It was Vicki’s enthusiasm and drive and Dusty’s stardom which made it happen – they’d seen Little Stevie Wonder in Paris doing his hit Fingertips and were bowled over. Astonishingly in retrospect, the TV company only agreed to host Motown if Dusty Springfield was involved. She was only too happy to join in and sang various duets – including this song – with Martha Reeves.
Martha Reeves,the Vandellas, Dusty Springfield
So I’m sitting listening to this radio show with Paul Gambaccini, that motormouth media man interviewing Vicki and alongside her the great Berry Gordy, (now in his 80s !) founder of Motown, writer of ‘Money‘ and best friend of Smokey Robinson (see My Pop Life #3) and there the BBC are trying to recreate some of the songs that featured on that night in 1965 with modern artists. Thus we get Lamar singing My Girl for instance. And I’m thinking – all these connections – Charles and Vicki – and suddenly Gambaccini announces I Can’t Hear You No More “and here to sing it for us is Lucy Jules !“
the great Lucy Jules
Could have knocked me down wiv a fevver guv. Lucy of course is Jenny’s sister, my sister. She is a professional singer. She’s a brilliant singer, always has been. She is very dear to me, naturally, I’ve watched her sing over the years, I’ve accompanied her, she has sung with my band and there she is on the radio doing connections singing ! She kills the song, so do the house band. But it lights a living echo within. The amount of coincidences and small-world shrinkage shuffles is starting to ‘do my head in‘ as they say in London, but hear this : the song Lucy Jules is singing is one which I owned back in my 20s, back in my soul-music-odyssey days, a tremendous song called I Can’t Hear You, or sometimes called Can’t Hear You No More, depending on who is singing it. And I haven’t heard it for 30 flipping years. I had it on a 45rpm 7-inch vinyl single by the great Betty Everett. It was her follow-up to the huge Shoop Shoop Song which I also had on 7-inch :
“if you wanna know if he loves you so, it’s in his kiss : that’s where it is !”
I think the reason why I had some singles by her was down to Elvis Costello covering her 1965 hit Getting Mighty Crowded in 1980 as an out-take of the personal favourite Get Happy LP – which appeared on Taking Liberties, an album of out-takes and B-sides. For a musical archeologist like me there were plenty of clues there, back to the time when soul music was made out of soul. I Can’t Stand Up For Falling Down (original by Sam & Dave) was one of the singles from that tremendous LP.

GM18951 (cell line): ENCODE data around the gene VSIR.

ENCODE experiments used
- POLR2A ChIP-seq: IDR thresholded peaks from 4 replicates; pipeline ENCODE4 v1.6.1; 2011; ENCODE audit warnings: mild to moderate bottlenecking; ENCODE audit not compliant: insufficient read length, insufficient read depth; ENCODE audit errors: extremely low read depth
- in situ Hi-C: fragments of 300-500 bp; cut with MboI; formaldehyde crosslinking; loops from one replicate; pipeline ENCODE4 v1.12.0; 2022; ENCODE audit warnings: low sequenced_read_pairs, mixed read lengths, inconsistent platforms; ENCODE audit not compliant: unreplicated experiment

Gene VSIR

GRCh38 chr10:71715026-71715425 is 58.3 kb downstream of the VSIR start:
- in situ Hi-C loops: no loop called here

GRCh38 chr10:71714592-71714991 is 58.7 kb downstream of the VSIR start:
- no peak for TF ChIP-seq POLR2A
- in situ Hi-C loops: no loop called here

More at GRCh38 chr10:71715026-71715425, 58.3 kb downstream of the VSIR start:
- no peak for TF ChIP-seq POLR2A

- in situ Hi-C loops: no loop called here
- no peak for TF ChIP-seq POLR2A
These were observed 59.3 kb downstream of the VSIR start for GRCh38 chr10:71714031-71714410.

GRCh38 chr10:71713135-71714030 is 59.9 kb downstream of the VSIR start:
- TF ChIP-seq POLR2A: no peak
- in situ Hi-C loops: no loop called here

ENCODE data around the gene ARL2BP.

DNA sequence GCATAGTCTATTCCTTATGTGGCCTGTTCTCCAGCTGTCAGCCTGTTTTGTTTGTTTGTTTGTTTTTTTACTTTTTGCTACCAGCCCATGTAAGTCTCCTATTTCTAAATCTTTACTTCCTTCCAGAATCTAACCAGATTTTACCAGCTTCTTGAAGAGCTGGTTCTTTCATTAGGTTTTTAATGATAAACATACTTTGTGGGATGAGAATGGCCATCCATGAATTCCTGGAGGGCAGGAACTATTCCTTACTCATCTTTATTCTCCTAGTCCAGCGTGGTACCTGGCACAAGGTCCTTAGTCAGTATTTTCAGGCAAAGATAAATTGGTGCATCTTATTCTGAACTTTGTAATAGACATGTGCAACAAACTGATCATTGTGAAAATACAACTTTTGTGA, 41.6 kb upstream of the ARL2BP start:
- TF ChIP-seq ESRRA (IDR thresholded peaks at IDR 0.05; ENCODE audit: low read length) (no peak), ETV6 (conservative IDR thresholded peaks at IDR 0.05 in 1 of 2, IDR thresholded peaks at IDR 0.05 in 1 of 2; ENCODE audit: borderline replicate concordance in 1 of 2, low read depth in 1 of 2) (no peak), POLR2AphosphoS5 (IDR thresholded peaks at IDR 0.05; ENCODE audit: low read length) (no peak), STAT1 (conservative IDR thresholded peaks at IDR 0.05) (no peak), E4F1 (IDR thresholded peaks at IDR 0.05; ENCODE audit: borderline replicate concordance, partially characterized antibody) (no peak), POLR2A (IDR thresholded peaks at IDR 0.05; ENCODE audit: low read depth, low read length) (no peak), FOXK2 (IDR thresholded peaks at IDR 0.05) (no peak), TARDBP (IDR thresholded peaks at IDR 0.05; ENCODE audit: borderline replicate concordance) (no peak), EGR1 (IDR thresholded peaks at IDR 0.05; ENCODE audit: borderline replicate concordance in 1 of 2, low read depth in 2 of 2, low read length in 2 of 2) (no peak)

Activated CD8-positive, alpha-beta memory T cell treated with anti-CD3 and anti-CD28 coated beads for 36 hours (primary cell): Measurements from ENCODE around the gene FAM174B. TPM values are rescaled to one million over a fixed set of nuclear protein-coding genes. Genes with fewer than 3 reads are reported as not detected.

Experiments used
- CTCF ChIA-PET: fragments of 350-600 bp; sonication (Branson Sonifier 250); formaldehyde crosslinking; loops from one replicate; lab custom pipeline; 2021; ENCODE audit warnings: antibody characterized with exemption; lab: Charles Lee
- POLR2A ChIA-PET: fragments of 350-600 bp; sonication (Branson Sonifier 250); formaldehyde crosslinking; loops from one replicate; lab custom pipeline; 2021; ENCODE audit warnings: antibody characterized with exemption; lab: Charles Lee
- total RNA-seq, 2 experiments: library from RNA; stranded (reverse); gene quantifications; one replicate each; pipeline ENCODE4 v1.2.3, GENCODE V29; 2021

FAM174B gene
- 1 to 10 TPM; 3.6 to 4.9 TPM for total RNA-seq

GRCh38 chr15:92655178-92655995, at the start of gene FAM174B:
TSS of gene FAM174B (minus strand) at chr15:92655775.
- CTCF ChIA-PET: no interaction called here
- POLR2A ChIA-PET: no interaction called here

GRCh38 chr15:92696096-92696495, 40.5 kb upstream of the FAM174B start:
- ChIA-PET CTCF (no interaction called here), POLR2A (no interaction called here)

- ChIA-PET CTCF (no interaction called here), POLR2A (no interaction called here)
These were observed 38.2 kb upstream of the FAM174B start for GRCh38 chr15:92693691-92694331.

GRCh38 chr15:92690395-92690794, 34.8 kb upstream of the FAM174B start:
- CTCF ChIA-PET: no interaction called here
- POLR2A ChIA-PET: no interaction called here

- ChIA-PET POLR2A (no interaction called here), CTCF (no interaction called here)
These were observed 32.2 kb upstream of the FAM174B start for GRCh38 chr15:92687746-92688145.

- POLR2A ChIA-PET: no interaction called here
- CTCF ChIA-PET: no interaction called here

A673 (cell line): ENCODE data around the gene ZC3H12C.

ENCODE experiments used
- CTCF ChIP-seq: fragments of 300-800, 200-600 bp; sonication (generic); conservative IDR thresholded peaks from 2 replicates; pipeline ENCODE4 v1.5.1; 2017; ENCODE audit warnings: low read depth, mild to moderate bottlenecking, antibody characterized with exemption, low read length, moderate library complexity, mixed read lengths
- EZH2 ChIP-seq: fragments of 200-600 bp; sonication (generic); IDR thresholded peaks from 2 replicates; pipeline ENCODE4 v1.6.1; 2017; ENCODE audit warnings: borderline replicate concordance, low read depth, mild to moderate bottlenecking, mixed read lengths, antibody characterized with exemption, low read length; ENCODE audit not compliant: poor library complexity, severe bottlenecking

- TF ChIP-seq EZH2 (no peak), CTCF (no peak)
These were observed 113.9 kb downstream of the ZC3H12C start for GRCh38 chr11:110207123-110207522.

Betty Everett in 1963
Betty Everett was born in Mississippi and moved to Chicago in her early 20s, signing a deal with Calvin Carter and Vee Jay records (the first US label to sign The Beatles). Her second single “You’re No Good” is also a tremendous blues/pop song and was a hit for Linda Ronstadt in 1975. But this one was always my favourite. So to suddenly hear it on the radio, sung by MY SISTER was ridiculous. As I say, I hadn’t heard it since 1985 when I finally at the 3rd attempt left my girlfriend Mumtaz and made the mistake of leaving my record collection behind. I never saw any of those records again. All the punk singles in picture sleeves, LPs from my teenage years, soul 45s, african records, everything. It hurt, but I guess Mumtaz hurt more – she thought we were to be married. But we weren’t to be married. And so I started again, aged 29, both in Love and with a Record Collection. But I forgot many of the records which I used to own. Bound to happen. And so now and again I get the joy of rediscovery, a tingle of recognition, and in this case a full circle of musical joy through Motown, Ready Steady Go!, my family and our new friends.
I looked the song up and found that Helen Reddy had a big disco-esque easy-listening hit with it in the 1970s, Lulu covered it, Alan Price and of course, so did Dusty Springfield, calling it I Can’t Hear You No More and singing slightly behind the beat, but still sounding like a black soul singer like she always did. I guess it was her choice to sing it on the Motown Revue show – but it never was a Motown song. Except that night when she duetted on it with Martha Reeves.
I think the Betty Everett song was picked up by the Northern Soul DJs in the early 70s and gathered a whole new set of fans – it had that fast beat and passionate vocal that they liked. The classic pop feel comes from the writers Gerry Goffin & Carole King, she wrote the music, he wrote the lyrics. Interesting when you know their story :
“This girl ain’t throwing away her youth”
Carole King & Jerry Goffin
Jewish New Yorkers, they married when she was 17 and pregnant and he was 20, and during a reportedly turbulent ten-year relationship they created many top hits for different artists : Take Good Care Of My Baby, (Please) Don’t Ever Change, Will You (Still) Love Me Tomorrow, One Fine Day, The Loco-motion, Pleasant Valley Sunday, Oh No Not My Baby, Up On The Roof, Natural Woman and many many more.
Credit where credit is due.
Happy New Year everyone, thanks for reading.
Ralph Brown 2015